Relax Empowerment bank loan conditions: Matutu

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Zanu PF deputy Youth League secretary Lewis Matutu has taken a swipe at the Empowerment bank’s conditions when applying loans saying they are restrictive and out of reach for many Zimbabwean youths.

Matutu took to his microblogging site, Twitter, and bemoaned the conditions set up by the Empowerment bank which is meant to aid the youths who intend to start up new income generating projects.

Matutu posted: “Empower Bank is an empowerment tool for young people but the people running the bank are of a different opinion, stringent conditions on borrowing and centralization of the bank is not good for the youths.”

In an interview with the Mail and Telegraph Matutu said the conditions to access loans are out of reach for many youths.

“They are requesting for collateral or guarantor charging 5% interest payable after 3months were stringent conditions not set to make sure bank recovers its money,” Matutu said

He said the bank is in Harare and Bulawayo hence the need to decentralize it so that youths in other arias can benefit.
“The bank must be decentralized as soon as possible to allow young people in rural and remote areas to also benefit 2. Interest rate must be reduced to 2% 3. Young people without collateral or guarantor must have their projects monitored until full payment of the bank loan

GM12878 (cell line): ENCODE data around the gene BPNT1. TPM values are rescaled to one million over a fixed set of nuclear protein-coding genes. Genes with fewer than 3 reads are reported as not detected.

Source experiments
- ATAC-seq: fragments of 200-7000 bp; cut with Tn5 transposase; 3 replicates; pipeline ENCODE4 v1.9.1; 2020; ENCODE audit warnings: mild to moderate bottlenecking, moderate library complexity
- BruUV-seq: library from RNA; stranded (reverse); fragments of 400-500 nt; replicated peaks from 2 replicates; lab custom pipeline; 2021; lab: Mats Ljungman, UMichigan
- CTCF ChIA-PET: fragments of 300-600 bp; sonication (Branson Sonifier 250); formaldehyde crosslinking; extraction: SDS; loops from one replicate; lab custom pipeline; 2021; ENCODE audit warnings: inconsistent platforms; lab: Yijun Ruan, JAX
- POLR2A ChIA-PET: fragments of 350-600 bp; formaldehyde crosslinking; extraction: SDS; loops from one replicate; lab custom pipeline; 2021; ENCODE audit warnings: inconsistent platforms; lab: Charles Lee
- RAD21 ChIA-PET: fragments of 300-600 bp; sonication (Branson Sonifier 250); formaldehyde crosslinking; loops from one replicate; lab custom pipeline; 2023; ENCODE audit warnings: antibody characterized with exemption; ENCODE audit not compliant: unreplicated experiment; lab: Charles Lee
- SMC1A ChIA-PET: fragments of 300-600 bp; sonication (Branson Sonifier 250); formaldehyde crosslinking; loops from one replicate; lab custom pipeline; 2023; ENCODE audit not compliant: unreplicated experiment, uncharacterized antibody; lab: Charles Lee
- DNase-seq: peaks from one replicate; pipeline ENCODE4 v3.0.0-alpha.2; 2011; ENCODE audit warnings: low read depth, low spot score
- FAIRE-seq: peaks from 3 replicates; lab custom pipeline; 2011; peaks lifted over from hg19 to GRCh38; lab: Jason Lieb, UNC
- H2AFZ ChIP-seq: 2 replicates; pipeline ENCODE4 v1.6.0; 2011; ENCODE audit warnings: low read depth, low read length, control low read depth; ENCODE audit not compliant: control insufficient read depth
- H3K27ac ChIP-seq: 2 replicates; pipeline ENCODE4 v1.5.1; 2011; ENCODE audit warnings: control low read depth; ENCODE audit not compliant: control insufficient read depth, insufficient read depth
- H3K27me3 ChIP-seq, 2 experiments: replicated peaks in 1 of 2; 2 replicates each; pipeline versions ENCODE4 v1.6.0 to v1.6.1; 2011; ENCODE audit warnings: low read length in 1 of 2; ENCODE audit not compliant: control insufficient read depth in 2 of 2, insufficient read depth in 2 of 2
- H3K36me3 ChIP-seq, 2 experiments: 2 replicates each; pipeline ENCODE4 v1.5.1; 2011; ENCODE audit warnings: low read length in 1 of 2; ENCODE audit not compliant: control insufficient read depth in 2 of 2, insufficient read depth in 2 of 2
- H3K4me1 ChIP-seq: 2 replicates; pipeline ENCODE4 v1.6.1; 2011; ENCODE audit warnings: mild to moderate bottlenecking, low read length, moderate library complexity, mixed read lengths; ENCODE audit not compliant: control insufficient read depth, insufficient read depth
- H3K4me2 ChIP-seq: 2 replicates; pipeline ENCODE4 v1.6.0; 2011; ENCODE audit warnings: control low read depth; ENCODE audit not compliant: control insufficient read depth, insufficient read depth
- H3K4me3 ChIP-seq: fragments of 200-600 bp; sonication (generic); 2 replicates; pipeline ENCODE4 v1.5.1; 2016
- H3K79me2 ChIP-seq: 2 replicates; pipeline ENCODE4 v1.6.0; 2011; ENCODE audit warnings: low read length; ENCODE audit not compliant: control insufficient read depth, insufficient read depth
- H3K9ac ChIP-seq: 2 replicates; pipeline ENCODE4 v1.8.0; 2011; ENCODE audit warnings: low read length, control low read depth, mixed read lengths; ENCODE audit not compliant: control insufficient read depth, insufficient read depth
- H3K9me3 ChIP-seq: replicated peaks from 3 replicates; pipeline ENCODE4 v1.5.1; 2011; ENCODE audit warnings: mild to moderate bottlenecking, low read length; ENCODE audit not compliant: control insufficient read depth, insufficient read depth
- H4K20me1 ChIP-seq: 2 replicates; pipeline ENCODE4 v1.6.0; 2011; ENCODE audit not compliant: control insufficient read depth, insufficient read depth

“It is in Harare and Bulawayo but is it fair to youths in rural areas who have never been to Harare or Bulawayo.”
Investigations by this publication show that stringent loan applications are meant to safeguard the bank funds given that Zanu PF youths have in the past defaulted and failed to repay youth fund loans.

However, Matutu said the bank can use other methods to make sure that they recover their funds.

“The bank needs to monitor youths’ projects in order to recover their loans.
The youths want the bank to be decentralised, they also want the interest rates to be reduced,” he said.
“There is no need to give young people cash instead of procuring equipment and other things needed for their projects.”
Between 2014 and 2017 banks failed to recover about $10 million from the youths that accessed loans for empowerment projects.

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